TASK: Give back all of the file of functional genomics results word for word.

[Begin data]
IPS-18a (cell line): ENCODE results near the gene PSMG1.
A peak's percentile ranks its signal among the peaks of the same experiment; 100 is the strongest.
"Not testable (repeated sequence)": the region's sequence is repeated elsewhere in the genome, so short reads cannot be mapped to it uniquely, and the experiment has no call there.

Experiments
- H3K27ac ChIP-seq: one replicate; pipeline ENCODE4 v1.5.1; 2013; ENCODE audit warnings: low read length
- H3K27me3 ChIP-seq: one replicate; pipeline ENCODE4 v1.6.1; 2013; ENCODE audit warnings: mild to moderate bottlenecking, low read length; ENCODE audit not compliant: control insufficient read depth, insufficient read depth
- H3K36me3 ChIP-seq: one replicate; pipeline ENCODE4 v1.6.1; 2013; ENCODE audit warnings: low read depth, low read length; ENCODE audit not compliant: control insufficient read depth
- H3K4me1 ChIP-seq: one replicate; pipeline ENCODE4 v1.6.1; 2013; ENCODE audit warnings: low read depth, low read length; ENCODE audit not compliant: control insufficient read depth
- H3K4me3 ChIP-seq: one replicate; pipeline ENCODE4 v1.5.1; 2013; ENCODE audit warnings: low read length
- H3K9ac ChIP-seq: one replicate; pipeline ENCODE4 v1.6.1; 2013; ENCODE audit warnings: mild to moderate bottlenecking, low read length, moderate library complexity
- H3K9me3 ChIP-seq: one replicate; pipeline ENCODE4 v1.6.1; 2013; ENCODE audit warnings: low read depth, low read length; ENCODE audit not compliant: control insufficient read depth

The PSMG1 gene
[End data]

IPS-18a (cell line): ENCODE results near the gene PSMG1.
A peak's percentile ranks its signal among the peaks of the same experiment; 100 is the strongest.
"Not testable (repeated sequence)": the region's sequence is repeated elsewhere in the genome, so short reads cannot be mapped to it uniquely, and the experiment has no call there.

Experiments
- H3K27ac ChIP-seq: one replicate; pipeline ENCODE4 v1.5.1; 2013; ENCODE audit warnings: low read length
- H3K27me3 ChIP-seq: one replicate; pipeline ENCODE4 v1.6.1; 2013; ENCODE audit warnings: mild to moderate bottlenecking, low read length; ENCODE audit not compliant: control insufficient read depth, insufficient read depth
- H3K36me3 ChIP-seq: one replicate; pipeline ENCODE4 v1.6.1; 2013; ENCODE audit warnings: low read depth, low read length; ENCODE audit not compliant: control insufficient read depth
- H3K4me1 ChIP-seq: one replicate; pipeline ENCODE4 v1.6.1; 2013; ENCODE audit warnings: low read depth, low read length; ENCODE audit not compliant: control insufficient read depth
- H3K4me3 ChIP-seq: one replicate; pipeline ENCODE4 v1.5.1; 2013; ENCODE audit warnings: low read length
- H3K9ac ChIP-seq: one replicate; pipeline ENCODE4 v1.6.1; 2013; ENCODE audit warnings: mild to moderate bottlenecking, low read length, moderate library complexity
- H3K9me3 ChIP-seq: one replicate; pipeline ENCODE4 v1.6.1; 2013; ENCODE audit warnings: low read depth, low read length; ENCODE audit not compliant: control insufficient read depth

The PSMG1 gene